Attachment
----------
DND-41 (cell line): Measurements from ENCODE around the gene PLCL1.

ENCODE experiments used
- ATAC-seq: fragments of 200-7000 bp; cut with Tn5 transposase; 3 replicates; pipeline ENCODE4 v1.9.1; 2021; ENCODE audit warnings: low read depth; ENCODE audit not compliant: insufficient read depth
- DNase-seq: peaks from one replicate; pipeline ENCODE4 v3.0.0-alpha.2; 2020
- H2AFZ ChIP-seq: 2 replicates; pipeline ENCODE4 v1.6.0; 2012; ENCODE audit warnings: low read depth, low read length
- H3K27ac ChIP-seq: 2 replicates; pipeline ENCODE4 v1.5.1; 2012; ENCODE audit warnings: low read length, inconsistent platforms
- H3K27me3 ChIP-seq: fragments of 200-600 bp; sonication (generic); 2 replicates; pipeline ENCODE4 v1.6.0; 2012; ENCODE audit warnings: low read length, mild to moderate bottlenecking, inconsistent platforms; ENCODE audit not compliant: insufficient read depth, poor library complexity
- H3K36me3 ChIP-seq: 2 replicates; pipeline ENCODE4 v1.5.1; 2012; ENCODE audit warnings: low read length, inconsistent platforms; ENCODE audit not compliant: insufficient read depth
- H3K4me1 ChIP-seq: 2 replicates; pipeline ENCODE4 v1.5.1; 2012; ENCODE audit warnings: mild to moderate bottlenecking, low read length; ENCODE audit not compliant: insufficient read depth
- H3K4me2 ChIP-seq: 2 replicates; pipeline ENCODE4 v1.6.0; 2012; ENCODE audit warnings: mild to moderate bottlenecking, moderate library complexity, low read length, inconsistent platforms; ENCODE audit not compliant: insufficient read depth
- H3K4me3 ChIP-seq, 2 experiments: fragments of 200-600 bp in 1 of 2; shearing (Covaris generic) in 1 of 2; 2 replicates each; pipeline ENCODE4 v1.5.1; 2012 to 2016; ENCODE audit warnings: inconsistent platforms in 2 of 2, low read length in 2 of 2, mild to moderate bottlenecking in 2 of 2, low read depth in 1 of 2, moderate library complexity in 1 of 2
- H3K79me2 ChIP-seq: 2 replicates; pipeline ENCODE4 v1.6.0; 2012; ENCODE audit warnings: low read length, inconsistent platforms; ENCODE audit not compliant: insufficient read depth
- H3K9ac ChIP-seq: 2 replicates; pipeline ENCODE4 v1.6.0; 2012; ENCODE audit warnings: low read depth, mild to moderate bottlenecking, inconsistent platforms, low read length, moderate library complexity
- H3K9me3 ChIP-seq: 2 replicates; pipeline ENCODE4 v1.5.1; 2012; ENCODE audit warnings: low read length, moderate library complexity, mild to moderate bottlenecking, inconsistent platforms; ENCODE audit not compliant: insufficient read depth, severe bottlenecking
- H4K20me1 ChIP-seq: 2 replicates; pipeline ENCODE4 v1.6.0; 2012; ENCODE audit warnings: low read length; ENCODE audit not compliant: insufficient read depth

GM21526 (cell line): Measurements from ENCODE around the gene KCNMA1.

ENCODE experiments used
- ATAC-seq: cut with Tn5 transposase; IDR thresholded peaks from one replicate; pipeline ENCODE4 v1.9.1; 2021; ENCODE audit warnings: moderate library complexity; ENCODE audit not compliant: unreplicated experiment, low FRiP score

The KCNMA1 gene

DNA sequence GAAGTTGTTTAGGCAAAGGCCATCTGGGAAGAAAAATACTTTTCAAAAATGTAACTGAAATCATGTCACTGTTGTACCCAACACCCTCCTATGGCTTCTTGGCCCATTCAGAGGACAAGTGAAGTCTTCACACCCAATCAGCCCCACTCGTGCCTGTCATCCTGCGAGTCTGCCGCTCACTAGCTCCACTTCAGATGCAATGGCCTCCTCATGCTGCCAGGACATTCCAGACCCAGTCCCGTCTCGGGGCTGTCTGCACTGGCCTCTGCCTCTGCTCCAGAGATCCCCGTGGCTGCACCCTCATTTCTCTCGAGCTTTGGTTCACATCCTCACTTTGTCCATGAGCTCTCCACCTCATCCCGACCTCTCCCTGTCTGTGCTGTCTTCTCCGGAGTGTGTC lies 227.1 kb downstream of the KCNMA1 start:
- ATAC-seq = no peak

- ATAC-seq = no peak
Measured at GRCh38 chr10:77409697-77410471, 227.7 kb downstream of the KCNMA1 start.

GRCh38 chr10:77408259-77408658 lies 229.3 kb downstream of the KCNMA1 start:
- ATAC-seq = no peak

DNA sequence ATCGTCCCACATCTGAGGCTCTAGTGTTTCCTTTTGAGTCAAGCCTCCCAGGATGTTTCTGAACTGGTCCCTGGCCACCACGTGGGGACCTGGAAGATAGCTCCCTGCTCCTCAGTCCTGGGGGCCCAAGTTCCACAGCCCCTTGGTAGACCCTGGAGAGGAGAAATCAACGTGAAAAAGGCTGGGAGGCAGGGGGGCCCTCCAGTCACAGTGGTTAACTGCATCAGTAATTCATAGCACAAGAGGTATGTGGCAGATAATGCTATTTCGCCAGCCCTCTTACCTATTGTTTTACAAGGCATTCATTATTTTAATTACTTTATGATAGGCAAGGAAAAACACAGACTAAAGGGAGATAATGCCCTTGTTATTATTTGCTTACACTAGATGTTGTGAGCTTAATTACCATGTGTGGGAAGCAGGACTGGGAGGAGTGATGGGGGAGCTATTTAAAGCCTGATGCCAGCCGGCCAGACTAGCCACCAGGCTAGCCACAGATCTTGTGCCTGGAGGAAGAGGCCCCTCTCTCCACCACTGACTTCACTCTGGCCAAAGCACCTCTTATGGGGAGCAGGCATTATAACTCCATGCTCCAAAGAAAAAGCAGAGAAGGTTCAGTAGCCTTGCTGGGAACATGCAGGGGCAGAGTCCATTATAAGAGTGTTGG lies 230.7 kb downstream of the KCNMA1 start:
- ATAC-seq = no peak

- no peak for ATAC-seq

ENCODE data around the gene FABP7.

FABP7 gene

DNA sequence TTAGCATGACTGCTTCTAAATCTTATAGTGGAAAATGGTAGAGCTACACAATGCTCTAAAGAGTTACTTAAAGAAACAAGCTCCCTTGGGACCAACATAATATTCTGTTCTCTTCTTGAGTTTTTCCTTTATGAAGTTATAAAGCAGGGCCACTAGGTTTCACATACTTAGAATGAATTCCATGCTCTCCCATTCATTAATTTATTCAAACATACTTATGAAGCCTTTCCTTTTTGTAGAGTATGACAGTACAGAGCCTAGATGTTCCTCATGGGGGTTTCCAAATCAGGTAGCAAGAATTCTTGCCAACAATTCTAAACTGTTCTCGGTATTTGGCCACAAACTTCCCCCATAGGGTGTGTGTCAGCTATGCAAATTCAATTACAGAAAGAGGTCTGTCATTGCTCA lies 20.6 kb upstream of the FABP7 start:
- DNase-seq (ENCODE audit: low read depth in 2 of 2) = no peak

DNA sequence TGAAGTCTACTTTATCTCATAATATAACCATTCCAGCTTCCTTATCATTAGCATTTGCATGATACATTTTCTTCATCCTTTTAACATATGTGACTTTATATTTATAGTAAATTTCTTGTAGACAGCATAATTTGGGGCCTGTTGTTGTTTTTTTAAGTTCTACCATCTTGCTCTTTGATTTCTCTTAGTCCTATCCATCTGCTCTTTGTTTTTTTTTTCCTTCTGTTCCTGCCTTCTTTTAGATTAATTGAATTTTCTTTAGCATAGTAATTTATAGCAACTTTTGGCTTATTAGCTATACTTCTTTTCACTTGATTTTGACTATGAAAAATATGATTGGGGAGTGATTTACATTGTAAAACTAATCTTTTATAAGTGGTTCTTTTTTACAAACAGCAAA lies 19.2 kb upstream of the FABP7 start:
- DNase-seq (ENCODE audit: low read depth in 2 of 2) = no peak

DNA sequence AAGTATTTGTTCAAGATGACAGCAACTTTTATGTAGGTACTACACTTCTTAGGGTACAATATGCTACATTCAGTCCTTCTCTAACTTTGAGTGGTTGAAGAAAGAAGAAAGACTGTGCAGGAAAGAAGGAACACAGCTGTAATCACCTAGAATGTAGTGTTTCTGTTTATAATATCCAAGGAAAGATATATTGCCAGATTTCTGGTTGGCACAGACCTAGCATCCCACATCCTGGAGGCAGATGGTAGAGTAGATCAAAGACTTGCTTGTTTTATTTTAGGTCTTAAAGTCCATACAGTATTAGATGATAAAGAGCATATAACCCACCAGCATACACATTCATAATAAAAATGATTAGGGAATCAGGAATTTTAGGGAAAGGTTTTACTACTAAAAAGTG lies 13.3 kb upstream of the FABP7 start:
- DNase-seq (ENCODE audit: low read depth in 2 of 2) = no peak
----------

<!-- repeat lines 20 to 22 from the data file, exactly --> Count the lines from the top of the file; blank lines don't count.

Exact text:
DNA sequence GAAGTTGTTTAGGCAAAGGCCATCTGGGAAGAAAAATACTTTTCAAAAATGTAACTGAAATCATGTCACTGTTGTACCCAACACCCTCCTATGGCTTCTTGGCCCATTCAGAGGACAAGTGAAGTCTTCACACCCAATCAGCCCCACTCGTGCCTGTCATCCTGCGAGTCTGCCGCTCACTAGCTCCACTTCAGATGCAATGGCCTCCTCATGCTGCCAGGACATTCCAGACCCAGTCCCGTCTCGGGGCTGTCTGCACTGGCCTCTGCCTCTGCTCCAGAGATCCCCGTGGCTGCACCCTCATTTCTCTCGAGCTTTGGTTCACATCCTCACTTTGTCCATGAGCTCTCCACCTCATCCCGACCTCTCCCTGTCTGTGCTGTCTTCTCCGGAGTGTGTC lies 227.1 kb downstream of the KCNMA1 start:
- ATAC-seq = no peak

- ATAC-seq = no peak